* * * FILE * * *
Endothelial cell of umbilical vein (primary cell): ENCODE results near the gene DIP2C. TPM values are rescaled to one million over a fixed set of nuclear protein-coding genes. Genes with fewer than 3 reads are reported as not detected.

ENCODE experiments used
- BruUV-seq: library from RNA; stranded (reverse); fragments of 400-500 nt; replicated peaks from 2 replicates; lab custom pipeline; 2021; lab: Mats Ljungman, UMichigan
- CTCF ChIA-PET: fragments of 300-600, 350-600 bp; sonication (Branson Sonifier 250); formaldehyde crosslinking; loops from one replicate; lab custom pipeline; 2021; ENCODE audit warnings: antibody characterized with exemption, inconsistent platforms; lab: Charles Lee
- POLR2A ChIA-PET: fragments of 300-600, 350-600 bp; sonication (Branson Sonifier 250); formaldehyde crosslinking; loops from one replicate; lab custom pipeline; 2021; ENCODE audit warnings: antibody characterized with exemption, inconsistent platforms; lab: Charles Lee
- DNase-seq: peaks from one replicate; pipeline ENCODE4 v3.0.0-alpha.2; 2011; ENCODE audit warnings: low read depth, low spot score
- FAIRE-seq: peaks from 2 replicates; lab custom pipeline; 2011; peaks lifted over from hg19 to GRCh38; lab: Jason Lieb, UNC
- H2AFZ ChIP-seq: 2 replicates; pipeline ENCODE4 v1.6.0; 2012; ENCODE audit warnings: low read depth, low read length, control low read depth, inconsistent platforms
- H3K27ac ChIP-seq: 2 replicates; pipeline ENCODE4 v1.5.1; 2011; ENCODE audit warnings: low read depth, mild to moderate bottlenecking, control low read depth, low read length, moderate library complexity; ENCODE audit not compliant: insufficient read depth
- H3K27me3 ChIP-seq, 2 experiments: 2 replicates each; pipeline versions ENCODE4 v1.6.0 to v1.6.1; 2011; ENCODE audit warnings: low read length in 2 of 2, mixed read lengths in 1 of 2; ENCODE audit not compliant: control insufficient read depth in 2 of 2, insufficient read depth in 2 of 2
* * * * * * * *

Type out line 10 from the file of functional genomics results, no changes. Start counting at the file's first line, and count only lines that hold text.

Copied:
- H3K27me3 ChIP-seq, 2 experiments: 2 replicates each; pipeline versions ENCODE4 v1.6.0 to v1.6.1; 2011; ENCODE audit warnings: low read length in 2 of 2, mixed read lengths in 1 of 2; ENCODE audit not compliant: control insufficient read depth in 2 of 2, insufficient read depth in 2 of 2